There’s a reason why you were taught to always wash your hands after handling animals. Toxoplasma gondii, a microscopic parasite that causes the disease toxoplasmosis, can only reproduce inside of cats, and reach the rest of the world via cat feces. If you touch an infected cat or handle its litter box without washing your hands afterwards, you could easily transmit the parasite to your food when you handle or prepare it. Symptoms are flu-like, and the U.S. Department of Agriculture reports that toxoplasmosis is the third leading cause of death by foodborne illness in the world.

You might also get the parasite from eating undercooked meat or untreated water. The best ways to prevent infection are to thoroughly wash and cook your food, to frequently wash your hands, and to wear gloves when handling cat feces.

Intestinal roundworms, or Ascaris, are generally transmitted when people ingest the eggs of the worm. These eggs can end up in your food when you touch contaminated soil, or eat fruits and vegetables that were grown in such soil without washing them first.

Symptoms are often mild or nonexistent, but may include nausea, vomiting, abdominal pain, as well as coughing and shortness of breath. You can prevent an infection washing your hands frequently, washing all produce before you eat it, and by avoiding any produce you suspect may have been grown with human feces as a fertilizer.

Protected by a hard shell, cryptosporidium, or crypto, is found in fresh produce, milk, and fruit juice. Being infected with the bacteria can cause upset stomach, low fever, cramps, and watery diarrhea. These symptoms usually appear two to 10 days after ingestion.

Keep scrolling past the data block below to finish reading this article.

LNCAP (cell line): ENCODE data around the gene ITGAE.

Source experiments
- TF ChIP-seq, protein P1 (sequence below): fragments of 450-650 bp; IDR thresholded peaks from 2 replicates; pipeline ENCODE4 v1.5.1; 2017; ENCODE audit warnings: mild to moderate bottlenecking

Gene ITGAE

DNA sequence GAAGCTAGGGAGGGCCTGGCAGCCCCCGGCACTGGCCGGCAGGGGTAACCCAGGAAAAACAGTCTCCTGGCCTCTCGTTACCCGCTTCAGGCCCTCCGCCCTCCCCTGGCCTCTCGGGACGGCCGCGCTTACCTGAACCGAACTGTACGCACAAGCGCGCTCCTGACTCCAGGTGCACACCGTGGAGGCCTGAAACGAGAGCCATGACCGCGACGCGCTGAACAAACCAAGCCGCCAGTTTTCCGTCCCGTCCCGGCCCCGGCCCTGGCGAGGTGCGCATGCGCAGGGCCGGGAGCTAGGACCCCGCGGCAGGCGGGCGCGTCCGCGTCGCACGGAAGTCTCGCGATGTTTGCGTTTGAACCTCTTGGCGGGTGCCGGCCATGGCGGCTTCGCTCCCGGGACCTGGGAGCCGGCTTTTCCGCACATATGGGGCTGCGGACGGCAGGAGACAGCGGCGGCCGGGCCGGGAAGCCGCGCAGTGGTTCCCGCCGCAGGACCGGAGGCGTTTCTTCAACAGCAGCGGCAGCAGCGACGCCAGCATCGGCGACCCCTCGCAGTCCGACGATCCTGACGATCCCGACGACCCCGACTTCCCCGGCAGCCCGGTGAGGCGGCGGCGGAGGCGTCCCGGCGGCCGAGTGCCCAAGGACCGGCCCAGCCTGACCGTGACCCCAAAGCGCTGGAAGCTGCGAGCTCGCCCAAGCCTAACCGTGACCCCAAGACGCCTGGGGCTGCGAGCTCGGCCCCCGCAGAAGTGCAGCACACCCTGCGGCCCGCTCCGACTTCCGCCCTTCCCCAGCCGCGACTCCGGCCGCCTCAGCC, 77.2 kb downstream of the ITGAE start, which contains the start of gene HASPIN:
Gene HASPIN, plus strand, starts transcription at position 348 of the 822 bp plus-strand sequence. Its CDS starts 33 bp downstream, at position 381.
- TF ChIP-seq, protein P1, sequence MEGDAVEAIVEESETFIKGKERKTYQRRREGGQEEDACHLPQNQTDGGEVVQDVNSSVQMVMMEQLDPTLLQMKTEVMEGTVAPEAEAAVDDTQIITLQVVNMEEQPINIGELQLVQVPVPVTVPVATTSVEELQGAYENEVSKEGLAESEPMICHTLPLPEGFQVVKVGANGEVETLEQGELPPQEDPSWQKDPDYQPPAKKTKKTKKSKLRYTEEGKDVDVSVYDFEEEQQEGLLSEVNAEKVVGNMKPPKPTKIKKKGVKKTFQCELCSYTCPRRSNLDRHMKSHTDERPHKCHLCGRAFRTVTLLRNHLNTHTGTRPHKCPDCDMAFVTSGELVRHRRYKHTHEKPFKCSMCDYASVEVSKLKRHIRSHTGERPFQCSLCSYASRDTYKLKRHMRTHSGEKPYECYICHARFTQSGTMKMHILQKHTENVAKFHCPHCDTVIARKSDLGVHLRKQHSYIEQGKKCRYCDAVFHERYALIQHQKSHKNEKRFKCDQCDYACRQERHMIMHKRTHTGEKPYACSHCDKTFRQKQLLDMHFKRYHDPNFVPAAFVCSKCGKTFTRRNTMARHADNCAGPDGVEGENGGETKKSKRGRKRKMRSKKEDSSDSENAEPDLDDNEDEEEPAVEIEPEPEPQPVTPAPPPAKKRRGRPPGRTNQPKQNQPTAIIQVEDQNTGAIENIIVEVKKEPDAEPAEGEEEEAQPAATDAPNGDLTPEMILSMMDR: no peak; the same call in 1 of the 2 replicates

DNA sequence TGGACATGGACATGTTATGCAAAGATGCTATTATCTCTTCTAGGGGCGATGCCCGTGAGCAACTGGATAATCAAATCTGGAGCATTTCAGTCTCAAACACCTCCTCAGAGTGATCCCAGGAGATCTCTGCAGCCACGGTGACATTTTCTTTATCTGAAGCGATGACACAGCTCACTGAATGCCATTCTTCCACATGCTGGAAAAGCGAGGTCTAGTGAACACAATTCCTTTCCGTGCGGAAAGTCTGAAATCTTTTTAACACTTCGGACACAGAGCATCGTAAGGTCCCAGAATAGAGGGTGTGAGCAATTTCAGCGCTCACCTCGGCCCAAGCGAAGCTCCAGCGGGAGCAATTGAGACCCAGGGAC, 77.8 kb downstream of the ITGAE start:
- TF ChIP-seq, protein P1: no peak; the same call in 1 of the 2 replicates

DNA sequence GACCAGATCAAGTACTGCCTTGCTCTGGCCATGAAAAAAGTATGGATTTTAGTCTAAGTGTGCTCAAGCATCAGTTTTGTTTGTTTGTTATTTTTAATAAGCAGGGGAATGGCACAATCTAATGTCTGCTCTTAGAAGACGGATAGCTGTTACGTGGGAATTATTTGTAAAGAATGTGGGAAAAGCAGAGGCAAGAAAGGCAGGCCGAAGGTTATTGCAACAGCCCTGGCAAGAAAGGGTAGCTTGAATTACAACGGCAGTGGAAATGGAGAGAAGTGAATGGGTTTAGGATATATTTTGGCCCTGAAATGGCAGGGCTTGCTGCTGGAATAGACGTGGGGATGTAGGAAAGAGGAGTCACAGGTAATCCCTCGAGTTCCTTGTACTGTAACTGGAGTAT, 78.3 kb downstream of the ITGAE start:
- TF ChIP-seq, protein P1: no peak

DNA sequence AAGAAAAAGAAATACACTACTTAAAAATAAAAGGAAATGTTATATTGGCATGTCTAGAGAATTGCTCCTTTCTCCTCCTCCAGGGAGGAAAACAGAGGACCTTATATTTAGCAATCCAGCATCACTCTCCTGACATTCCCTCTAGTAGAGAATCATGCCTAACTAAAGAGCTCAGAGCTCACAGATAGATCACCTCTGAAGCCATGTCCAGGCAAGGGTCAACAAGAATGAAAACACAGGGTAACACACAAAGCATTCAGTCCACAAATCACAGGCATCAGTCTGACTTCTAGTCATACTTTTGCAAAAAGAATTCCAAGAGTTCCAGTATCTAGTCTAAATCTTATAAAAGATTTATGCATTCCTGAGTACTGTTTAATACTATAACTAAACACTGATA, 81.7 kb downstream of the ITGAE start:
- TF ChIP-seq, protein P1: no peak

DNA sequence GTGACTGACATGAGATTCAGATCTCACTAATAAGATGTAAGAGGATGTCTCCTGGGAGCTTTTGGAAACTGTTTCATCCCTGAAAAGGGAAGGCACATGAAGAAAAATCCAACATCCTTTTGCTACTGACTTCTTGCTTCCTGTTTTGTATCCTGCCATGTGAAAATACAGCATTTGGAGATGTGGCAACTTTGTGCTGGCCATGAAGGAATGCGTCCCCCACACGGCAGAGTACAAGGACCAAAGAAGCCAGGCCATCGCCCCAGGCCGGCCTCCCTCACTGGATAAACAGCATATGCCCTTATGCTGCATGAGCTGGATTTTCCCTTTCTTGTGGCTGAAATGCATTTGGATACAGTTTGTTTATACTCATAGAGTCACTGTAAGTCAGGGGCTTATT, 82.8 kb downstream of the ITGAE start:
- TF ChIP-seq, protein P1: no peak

You can prevent crypto by thoroughly washing all of your produce, drinking pasteurized milk and juices, and by washing your hands frequently throughout the day. If you come in contact with the feces of someone carrying the parasite (when changing a diaper, for instance), you could become infected too.

There are several varieties of flukes or flat worms that may be found in fish, such as Opisthorchiidae and Paragonimus. These flatworms are killed during the cooking process, so your greatest chance of ingesting one is by eating raw fish. Symptoms vary depending on the species, and may take months to show up, but they most often include digestive distress.

While you might be tempted to swear off the sashimi, the chances of infection are fortunately quite low. This is especially true in more pricey, “sushi-grade” seafood. When traveling out of the country, travelers are cautioned against eating raw freshwater fish and dishes where the preparation methods are unknown.

Threadworms, also known as pinworms, include species such as V. vulnificus, shigella, and trichinosi. They are the most common worm infection in the United States, and while they usually only affect children, anyone is at risk for infection. Usually ingested with food due to poor hygiene — a child not washing his hands, for example — pinworms are very easy to spread, meaning that everyone in the household has to be treated if one member is infected.

The worms live for about five to six weeks in the intestines before dying, leaving behind eggs which hatch and take up residence. The most common symptom of a threadworm infection is itching around the anus — a symptom that can lead to greater infestation as children scratch the affected area and transport worms and eggs back up to the mouth and face. Though mostly harmless, threadworms are generally treated with medication and avoided by using improved hygiene practices.